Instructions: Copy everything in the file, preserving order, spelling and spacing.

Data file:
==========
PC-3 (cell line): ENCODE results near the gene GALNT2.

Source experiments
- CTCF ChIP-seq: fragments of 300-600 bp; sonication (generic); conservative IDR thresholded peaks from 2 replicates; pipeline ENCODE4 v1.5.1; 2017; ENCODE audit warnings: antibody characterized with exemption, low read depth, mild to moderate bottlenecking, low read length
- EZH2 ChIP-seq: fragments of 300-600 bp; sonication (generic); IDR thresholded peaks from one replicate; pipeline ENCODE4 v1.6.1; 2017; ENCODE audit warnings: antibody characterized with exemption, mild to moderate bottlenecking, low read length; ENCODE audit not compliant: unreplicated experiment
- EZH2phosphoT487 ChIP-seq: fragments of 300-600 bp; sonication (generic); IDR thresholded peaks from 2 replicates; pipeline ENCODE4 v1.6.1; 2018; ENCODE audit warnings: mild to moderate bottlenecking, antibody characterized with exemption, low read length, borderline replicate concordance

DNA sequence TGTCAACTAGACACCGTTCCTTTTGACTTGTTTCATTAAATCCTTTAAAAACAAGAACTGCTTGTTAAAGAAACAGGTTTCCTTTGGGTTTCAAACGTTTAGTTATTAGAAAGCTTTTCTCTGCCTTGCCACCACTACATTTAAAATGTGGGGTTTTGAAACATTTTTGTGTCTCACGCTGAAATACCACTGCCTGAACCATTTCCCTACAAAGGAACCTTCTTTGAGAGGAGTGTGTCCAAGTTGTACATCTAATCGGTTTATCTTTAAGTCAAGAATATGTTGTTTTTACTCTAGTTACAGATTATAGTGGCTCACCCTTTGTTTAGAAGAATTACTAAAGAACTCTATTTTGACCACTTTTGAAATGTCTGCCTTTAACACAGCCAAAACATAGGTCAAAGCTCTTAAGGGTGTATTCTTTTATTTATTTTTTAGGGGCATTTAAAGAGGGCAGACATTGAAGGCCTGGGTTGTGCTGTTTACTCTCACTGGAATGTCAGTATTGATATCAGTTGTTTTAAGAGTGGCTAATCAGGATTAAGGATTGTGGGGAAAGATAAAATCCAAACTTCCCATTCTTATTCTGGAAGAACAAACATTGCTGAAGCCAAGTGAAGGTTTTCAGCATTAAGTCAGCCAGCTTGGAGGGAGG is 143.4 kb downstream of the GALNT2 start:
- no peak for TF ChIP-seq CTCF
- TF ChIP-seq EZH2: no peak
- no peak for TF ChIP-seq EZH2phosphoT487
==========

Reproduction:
PC-3 (cell line): ENCODE results near the gene GALNT2.

Source experiments
- CTCF ChIP-seq: fragments of 300-600 bp; sonication (generic); conservative IDR thresholded peaks from 2 replicates; pipeline ENCODE4 v1.5.1; 2017; ENCODE audit warnings: antibody characterized with exemption, low read depth, mild to moderate bottlenecking, low read length
- EZH2 ChIP-seq: fragments of 300-600 bp; sonication (generic); IDR thresholded peaks from one replicate; pipeline ENCODE4 v1.6.1; 2017; ENCODE audit warnings: antibody characterized with exemption, mild to moderate bottlenecking, low read length; ENCODE audit not compliant: unreplicated experiment
- EZH2phosphoT487 ChIP-seq: fragments of 300-600 bp; sonication (generic); IDR thresholded peaks from 2 replicates; pipeline ENCODE4 v1.6.1; 2018; ENCODE audit warnings: mild to moderate bottlenecking, antibody characterized with exemption, low read length, borderline replicate concordance

DNA sequence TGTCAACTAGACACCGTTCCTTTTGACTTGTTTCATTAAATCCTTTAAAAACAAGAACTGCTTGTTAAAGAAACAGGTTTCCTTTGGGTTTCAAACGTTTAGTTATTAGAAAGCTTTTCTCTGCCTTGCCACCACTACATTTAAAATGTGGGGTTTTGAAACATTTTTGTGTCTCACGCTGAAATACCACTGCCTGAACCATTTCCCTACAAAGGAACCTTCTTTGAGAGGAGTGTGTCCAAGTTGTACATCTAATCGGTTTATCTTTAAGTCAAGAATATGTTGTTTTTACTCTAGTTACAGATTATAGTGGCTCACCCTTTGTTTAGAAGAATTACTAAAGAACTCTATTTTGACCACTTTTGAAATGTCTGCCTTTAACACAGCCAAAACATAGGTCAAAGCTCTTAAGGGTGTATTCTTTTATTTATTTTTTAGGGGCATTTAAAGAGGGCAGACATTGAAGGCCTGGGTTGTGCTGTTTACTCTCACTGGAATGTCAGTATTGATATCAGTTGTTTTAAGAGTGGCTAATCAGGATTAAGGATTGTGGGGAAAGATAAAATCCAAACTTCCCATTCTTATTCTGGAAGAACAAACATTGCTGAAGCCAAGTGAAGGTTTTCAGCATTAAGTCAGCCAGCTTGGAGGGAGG is 143.4 kb downstream of the GALNT2 start:
- no peak for TF ChIP-seq CTCF
- TF ChIP-seq EZH2: no peak
- no peak for TF ChIP-seq EZH2phosphoT487